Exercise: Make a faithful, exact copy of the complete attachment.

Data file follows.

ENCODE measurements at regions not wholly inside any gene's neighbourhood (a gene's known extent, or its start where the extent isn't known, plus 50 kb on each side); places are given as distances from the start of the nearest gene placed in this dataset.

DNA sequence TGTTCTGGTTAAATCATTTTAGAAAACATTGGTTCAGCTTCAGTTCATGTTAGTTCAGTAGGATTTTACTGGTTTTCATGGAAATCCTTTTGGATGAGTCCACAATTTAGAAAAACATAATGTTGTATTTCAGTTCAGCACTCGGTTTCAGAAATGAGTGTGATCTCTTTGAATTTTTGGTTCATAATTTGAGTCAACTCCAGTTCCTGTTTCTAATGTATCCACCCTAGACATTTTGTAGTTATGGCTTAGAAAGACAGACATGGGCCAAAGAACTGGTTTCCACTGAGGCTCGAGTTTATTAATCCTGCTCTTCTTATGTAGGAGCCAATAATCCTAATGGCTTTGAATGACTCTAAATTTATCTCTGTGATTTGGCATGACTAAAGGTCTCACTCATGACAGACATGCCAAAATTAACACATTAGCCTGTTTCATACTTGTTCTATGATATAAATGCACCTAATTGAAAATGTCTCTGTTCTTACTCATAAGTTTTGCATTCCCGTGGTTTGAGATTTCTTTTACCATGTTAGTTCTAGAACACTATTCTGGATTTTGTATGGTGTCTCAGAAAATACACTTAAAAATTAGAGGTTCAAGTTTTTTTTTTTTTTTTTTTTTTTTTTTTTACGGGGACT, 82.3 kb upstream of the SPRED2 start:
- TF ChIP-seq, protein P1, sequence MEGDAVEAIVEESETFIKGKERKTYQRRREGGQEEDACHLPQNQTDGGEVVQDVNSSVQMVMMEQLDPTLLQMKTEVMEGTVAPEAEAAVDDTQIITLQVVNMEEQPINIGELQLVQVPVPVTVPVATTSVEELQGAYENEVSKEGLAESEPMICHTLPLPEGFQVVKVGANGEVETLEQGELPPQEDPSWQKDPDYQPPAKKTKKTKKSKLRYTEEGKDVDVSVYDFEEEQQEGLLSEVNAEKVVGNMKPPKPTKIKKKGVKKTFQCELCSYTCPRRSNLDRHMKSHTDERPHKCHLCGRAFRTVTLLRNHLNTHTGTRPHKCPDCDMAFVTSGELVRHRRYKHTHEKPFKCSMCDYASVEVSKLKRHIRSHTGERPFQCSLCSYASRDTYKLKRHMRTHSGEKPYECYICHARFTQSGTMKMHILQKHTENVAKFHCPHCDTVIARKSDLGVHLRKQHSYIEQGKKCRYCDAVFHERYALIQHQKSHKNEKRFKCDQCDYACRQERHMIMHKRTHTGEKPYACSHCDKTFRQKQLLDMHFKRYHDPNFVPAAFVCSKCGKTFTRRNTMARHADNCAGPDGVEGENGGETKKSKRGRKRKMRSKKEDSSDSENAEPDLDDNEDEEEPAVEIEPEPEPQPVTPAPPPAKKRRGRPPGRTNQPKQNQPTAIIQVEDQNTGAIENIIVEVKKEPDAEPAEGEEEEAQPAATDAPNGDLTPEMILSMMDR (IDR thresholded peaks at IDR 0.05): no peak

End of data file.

ENCODE measurements at regions not wholly inside any gene's neighbourhood (a gene's known extent, or its start where the extent isn't known, plus 50 kb on each side); places are given as distances from the start of the nearest gene placed in this dataset.

DNA sequence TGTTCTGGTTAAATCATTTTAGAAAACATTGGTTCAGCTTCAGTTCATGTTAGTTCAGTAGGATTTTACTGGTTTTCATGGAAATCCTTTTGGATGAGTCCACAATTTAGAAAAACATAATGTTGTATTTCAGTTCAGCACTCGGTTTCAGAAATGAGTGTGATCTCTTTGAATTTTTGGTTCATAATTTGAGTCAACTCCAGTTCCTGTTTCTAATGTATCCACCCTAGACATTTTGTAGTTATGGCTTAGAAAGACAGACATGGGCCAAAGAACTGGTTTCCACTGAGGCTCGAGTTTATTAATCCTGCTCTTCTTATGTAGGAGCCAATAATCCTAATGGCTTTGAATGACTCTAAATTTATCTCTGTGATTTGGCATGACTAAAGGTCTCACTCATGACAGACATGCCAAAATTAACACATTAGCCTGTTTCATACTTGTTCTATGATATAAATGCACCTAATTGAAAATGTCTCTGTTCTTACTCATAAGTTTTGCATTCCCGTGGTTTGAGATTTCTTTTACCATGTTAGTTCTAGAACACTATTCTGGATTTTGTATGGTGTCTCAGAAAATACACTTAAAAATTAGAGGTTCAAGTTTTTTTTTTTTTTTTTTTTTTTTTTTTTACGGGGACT, 82.3 kb upstream of the SPRED2 start:
- TF ChIP-seq, protein P1, sequence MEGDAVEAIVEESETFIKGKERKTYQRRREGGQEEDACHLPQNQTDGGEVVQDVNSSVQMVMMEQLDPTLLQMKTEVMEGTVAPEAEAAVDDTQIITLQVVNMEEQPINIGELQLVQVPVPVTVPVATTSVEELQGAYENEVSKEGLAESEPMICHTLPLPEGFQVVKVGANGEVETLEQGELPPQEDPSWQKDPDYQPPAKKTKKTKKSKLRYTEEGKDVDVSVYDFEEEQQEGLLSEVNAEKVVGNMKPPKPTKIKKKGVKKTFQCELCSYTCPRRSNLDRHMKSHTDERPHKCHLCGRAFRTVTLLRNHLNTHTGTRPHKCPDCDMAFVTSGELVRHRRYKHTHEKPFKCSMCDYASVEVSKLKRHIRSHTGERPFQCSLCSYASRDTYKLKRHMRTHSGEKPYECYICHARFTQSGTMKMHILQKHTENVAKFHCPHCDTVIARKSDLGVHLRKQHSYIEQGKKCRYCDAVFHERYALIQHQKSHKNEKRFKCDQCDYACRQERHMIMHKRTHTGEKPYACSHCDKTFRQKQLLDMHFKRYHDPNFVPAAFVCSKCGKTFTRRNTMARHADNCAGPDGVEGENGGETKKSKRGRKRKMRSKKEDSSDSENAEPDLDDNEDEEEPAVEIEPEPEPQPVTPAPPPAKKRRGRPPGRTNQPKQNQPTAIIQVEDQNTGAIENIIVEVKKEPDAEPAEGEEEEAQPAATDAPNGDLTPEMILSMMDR (IDR thresholded peaks at IDR 0.05): no peak